Friday, April 26, 2013

Positive benefits of delaying kindergarten.

While the push at the Minnesota state legislature is to get kids into institutional education at earlier and earlier ages, 3 and 4, here's a WCCO news story and Rand Corporation study suggesting delaying kindergarten has significant educational benefits.

Here's a link to the WCCO story.
Is five too young for kindergarten?

Some parents now think six is the magic age for starting school, especially for boys.

Take Edina.

More than half the boys there with summer birthdays don’t go to kindergarten until they are six years old.

The same holds true for only 20 percent of the girls.

In kindergarten classes at Edina’s Highlands Elementary there is often more than a year difference in students’ ages.

Veteran teacher Katie Oberle says emotional readiness is the most important factor parents should consider when deciding when to send a child to school. She said,

“It’s sharing, it’s being able to follow directions, it’s being able to communicate,” she said.

As for why parents make the call for boys and not girls, Oberle says boys, as a group, often trail in key areas.

“Boys tend to be…a little less mature, but it mostly tends to be in their verbal language skills,” Oberle says.

Studies on the topic differ.

A 2006 University of California study says children who are older in kindergarten do better. They are placed in more advanced classes, and that advantage just builds as they get older.
 According to the Rand Corporation study:
Entering Kindergarten Later Significantly Boosts Test Scores at Entry

To understand the cognitive effects of entering kindergarten later, Datar looked at academic achievement as measured by math and reading test scores on standardized tests. The results indicate that delaying kindergarten entrance is associated with a significant increase in math and reading scores at kindergarten entry. A one-year delay in kindergarten entrance increases math and reading scores by 6 points and more than 5 points, respectively. Also, the findings suggest that previous studies that failed to account for the selection bias underestimate the effect of delaying kindergarten age.

Benefits Do Not Fade and Are Even Greater for Disadvantaged Children

As noted earlier, there is concern that any positive benefits may not persist and that forcing disadvantaged children to wait a year may thus be counter-productive. However, as the figure shows, these concerns seem unfounded.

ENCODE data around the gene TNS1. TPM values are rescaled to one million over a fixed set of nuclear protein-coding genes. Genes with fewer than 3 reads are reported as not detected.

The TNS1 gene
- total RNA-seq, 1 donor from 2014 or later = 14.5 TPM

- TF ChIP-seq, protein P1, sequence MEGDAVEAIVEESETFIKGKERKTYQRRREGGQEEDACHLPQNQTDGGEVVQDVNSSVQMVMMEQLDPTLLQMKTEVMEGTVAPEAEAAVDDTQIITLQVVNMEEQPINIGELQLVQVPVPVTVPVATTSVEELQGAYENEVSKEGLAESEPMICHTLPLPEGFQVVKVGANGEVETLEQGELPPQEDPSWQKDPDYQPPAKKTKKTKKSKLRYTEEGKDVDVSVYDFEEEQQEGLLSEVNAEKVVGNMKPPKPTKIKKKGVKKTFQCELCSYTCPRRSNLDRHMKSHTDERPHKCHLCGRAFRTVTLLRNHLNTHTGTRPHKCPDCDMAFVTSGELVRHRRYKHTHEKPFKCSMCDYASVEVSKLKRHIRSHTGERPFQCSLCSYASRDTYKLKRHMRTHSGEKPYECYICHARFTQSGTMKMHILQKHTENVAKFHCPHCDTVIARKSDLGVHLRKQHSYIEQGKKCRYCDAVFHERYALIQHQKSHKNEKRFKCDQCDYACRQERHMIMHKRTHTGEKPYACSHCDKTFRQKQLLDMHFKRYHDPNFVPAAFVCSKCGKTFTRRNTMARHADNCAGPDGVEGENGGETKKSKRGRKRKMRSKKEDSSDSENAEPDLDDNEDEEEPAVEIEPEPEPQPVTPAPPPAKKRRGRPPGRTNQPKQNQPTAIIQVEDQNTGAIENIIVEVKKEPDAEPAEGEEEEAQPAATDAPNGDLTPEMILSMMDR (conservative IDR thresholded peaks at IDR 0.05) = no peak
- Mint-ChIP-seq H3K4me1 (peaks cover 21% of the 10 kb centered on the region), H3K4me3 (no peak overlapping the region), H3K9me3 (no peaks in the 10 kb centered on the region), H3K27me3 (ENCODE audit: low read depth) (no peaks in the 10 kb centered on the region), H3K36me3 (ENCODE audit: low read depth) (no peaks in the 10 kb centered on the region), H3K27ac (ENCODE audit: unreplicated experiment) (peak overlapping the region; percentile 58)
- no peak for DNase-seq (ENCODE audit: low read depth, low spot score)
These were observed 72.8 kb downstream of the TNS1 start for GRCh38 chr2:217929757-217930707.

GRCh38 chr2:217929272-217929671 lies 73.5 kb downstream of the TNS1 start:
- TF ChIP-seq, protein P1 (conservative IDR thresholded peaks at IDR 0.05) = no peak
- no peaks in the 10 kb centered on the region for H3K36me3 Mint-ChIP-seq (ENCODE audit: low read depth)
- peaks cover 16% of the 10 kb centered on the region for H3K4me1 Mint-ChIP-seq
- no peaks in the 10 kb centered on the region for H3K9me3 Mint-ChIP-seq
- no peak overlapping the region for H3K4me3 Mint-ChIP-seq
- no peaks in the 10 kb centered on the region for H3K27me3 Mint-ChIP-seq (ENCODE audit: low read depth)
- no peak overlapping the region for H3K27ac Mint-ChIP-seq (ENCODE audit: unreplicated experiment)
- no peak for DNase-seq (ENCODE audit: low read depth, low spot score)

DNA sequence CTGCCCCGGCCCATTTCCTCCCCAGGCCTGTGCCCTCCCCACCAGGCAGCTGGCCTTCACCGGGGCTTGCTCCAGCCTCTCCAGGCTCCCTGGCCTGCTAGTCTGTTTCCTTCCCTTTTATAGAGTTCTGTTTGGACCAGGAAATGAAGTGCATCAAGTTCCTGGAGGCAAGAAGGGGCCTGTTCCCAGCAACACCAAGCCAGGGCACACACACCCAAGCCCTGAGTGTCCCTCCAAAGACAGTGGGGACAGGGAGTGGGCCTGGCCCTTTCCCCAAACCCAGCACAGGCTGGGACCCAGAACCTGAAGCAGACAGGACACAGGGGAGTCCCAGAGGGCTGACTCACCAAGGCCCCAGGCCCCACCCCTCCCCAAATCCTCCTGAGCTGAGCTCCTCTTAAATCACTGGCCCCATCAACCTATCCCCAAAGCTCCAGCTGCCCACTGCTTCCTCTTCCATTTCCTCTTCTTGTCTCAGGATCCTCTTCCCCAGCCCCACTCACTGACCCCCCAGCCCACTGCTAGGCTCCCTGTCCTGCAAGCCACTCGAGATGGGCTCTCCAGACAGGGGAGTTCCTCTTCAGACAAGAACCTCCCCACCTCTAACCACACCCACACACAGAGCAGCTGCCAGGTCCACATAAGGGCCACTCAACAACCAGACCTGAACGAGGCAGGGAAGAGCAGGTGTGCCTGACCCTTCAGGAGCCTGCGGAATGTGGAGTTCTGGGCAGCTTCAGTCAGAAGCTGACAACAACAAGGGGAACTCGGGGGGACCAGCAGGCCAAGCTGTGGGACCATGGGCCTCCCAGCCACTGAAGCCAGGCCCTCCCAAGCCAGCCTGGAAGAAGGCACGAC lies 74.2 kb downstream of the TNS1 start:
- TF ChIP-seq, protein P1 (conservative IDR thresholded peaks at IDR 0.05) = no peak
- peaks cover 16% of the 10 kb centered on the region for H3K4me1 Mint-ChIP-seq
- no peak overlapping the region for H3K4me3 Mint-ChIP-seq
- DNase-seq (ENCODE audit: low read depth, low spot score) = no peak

Scores on standardized tests administered at two time points — once at the start of kindergarten and again at the end of first grade — were examined. The dots reflect the mean score for children entering at either age 5 or 6; as discussed earlier, we see that children entering later do better. The x’s reflect the gain in the test score across the two assessment periods. We find that the initial advantage not only persists but in fact increases by half a point in math and by a point in reading during the first two years in school. This suggests that delaying kindergarten entrance has a positive effect on test score gains in the early school years.
The figure also shows that the benefits of delaying kindergarten are even greater for children from poor families. Delaying kindergarten entrance from age 5 to age 6 increases the math and reading test score gains among poor children — the distance between the dots and the x’s. This is most notable in looking at math score gains — poor children entering at age 5 have almost no gain, while those entering at age 6 have a noticeable gain — but it is also true for reading scores. By contrast, both younger and older entrants from families that are not poor gain the same amount across testing periods.
Other studies, writings I've seen suggest that the academic benefits of delaying kindergarten disappear by the 3rd grade.  That's similar to the academic results of kids who attend preschool programs and all day kindergarten compared to students who don't.  It's a wash by the third grade as well.  If that's the case, then the added cost savings of students not attending kindergarten is a net plus.  I suspect another benefit is kids who delay kindergarten are better able to cope with the negative influences they encounter in an institutional learning setting.  (Other studies point to the more aggressive, anti-social behavior the more time kids spend in preschool programs.) 

The Minnesota legislature, in it's one size fits all approach to education, is pouring millions into incentivizing parents to put their children into preschool and all day kindergarten.  They may just be moving in the direction an increasing number of parents prefer not to go.

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